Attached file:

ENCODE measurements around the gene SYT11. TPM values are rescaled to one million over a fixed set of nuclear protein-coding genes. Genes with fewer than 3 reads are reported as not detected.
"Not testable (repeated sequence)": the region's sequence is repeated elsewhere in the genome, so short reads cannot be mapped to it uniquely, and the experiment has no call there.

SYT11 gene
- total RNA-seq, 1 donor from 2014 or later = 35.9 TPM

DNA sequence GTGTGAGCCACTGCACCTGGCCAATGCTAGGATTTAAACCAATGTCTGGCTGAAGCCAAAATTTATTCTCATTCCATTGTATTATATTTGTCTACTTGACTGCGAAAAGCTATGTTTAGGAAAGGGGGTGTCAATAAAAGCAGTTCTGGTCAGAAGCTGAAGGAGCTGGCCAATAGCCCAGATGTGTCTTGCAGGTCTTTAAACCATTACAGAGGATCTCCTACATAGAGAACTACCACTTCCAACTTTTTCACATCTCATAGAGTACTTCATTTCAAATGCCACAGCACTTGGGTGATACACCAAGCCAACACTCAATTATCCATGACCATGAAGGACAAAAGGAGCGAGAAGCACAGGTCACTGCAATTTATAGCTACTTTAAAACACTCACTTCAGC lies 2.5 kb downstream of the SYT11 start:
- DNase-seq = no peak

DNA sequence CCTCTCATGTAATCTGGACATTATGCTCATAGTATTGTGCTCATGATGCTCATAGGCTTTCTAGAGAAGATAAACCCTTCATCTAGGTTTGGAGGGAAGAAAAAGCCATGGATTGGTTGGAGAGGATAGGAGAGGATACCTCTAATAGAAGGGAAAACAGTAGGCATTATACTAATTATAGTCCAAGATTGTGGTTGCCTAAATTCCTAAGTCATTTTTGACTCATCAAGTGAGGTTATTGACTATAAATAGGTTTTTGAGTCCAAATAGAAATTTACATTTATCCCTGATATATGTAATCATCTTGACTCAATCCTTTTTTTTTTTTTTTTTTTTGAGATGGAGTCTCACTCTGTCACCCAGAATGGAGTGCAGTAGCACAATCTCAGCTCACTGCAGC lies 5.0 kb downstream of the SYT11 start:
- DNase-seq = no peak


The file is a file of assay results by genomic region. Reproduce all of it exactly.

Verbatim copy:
ENCODE measurements around the gene SYT11. TPM values are rescaled to one million over a fixed set of nuclear protein-coding genes. Genes with fewer than 3 reads are reported as not detected.
"Not testable (repeated sequence)": the region's sequence is repeated elsewhere in the genome, so short reads cannot be mapped to it uniquely, and the experiment has no call there.

SYT11 gene
- total RNA-seq, 1 donor from 2014 or later = 35.9 TPM

DNA sequence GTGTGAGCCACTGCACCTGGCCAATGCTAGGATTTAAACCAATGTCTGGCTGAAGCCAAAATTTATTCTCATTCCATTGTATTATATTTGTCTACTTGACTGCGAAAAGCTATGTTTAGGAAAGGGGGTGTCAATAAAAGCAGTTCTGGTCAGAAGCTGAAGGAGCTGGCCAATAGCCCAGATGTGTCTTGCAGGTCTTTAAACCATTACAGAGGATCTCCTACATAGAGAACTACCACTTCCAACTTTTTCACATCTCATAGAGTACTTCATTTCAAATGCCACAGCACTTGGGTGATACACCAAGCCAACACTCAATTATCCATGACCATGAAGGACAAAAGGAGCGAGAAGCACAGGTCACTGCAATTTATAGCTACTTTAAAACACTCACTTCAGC lies 2.5 kb downstream of the SYT11 start:
- DNase-seq = no peak

DNA sequence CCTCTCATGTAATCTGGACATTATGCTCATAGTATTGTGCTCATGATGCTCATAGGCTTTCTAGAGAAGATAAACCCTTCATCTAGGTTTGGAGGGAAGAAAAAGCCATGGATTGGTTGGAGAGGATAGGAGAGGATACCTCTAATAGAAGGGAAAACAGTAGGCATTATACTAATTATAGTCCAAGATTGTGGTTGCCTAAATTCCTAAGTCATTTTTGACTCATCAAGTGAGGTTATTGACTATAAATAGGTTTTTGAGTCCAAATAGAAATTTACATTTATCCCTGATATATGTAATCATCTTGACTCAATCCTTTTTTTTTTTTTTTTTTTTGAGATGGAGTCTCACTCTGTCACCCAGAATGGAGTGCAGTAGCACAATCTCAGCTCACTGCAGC lies 5.0 kb downstream of the SYT11 start:
- DNase-seq = no peak